Holcomb: We’re implementing a lot of electronics into plastic parts. For the automotive industry, we are embedding heaters and heating systems into plastic parts. For example, electric cars don’t have traditional radiators; instead, they have a plastic panel on the front, and that can ice up in winter conditions, which affects sensors. With our consumer electronics and appliance customers, Nissha is manufacturing capacitive sensors in Japan and those are being laminated onto the back of in-mold decorated parts. Just like with a cellphone, appliance customers want to be able to swipe the LCD screen, so we’re seeing a lot of that in development. We’ve had feedback from research groups with our customers that the older generation still likes the knobs and buttons on appliances, but most of what we do utilizes capacitive-touch functions.

What are the trends in appearance –
colors, graphics, finishes?
Velting: Piano black continues as a customer request. Metalization also is big because everyone seems to want backlit chromes. And we’re starting to see a shift in appliance to either muted, matte colors or what might be called “Pottery Barn finishes” – colors that really pop. We’ve also seen a shift to the brushed steel look. In the consumer electronics area, we are starting to see more of an emphasis on design in parts that were previously functional, utilitarian-type products.

Holcomb: We’re seeing trends where the appliance customers are using more pastel cabinets, and they’re using matte and gloss combinations. Brushed metals and stainless steel looks still are very popular. In appliances, you have to appeal to a large segment of society to sell the products, but what Nissha is targeting is beyond visual. It’s the feel and touch of something that makes the customer want to interact with the surface. That can be a fabric-type finish, an elastomeric-type finish or a silky touch – anything that inspires the consumer to interact with the device.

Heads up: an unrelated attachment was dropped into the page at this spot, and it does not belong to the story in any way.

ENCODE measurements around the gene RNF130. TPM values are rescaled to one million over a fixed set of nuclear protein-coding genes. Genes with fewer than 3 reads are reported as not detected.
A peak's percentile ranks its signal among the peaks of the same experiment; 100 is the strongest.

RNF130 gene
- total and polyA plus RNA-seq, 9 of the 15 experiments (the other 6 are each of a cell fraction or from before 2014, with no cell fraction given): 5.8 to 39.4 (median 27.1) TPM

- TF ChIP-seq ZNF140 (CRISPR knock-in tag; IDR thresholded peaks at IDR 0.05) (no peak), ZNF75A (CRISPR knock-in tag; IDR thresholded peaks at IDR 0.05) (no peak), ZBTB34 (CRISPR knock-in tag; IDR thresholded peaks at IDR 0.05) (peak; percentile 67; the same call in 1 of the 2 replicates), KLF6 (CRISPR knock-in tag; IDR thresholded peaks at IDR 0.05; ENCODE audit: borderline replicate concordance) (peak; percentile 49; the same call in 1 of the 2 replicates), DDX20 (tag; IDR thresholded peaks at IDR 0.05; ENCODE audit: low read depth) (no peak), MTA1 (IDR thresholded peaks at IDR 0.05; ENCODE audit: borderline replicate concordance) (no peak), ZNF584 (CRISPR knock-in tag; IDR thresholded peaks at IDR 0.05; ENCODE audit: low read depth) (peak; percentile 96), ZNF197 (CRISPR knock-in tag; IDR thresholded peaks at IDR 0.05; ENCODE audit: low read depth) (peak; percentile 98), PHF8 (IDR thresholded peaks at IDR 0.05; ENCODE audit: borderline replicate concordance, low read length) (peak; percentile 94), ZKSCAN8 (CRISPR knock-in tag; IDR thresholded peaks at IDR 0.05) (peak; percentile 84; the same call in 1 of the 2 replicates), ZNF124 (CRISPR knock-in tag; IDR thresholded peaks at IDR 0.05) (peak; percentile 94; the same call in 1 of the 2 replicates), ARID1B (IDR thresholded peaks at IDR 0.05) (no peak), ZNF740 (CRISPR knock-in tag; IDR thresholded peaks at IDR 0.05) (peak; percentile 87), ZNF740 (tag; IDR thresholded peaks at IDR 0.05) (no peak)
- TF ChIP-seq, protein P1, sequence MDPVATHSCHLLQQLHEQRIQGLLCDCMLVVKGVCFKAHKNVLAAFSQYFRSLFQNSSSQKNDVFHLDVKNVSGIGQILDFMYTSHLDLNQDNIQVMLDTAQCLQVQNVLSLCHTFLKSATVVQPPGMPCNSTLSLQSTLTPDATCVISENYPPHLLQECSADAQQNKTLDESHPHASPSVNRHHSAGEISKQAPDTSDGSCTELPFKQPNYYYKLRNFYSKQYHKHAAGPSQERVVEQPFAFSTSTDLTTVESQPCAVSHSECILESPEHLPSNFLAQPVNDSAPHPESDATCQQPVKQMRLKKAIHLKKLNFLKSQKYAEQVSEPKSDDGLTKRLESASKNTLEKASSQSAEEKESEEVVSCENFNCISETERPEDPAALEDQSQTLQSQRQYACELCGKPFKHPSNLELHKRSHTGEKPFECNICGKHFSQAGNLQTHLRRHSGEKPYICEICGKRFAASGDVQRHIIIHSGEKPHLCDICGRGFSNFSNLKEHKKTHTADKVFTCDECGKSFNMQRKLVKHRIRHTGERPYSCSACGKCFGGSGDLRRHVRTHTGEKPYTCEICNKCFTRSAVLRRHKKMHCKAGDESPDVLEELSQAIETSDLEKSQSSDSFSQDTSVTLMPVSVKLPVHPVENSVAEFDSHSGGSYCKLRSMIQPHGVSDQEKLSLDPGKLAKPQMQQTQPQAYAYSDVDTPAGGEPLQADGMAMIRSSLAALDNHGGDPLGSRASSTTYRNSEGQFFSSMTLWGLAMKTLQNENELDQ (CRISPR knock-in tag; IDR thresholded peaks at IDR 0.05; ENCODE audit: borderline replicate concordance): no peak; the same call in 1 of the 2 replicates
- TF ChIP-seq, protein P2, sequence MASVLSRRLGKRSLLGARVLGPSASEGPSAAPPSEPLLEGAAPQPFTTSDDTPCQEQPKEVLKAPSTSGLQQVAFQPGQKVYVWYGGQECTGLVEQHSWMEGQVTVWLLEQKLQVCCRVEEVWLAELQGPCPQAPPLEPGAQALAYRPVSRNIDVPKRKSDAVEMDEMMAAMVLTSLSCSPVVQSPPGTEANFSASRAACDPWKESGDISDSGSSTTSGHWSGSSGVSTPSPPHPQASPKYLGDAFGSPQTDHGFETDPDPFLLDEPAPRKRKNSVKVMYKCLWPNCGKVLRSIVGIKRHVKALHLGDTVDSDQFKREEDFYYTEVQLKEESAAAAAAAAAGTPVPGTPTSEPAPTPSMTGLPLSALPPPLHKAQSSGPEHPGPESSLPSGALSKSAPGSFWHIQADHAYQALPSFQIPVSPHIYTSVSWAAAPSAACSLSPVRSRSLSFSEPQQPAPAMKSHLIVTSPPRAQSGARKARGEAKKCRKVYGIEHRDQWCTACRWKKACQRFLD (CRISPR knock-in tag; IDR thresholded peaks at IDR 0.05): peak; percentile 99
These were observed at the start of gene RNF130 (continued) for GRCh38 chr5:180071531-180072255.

What types of finishes or coatings need to be utilized to protect these decorated parts?
Velting: In the automotive world, specifically in interiors, we’re seeing a lot of requests for 2H hardness, and we have customers who push the envelope wanting the 3H. On the exterior, as decoration is becoming more prevalent, we’re seeing the need to use hardcoats to prevent stone impingement. In the appliance and consumer goods world, we’re still dealing more often with chemical resistance needs.

Holcomb: We use a certain type of UV-cured hard coat on our in-mold decorated parts. After it’s molded, it goes through a UV curing oven, which crosslinks the hard coat on the surface of the part. That’s typical for appliances and consumer electronics. Now, automotive requires UV resistance in the hardcoats, so that chemical formulation is obviously different. The type of substrates determines the type of hardcoat, but they’re very durable, chemical resistant and scratch resistant.

What are customers going to ask for next?
Holcomb: Sustainability is key these days. We have a vacuum metalization process in our printing technologies, so customers don’t have to use traditional plating to achieve a metallic look, and we’ve seen interest in that for our parts with chrome trim. We’ve also seen the desire for authenticity of materials, so there’s a downtrend in the desire for wood grain and instead that might be replaced with an organic material or textile.

Velting: We’re going to see knobs come back in small amounts because there are concerns about flat surfaces and the desire and ability of consumers to engage with those, when there are times when a knob might be easier.

This panel discussion was presented at the 2023 Plastic Product Decorating Summit. The 2024 event will be held September 18-20 in Milwaukee, Wisconsin. For more information and to register, visit www.productdecoratingevent.com.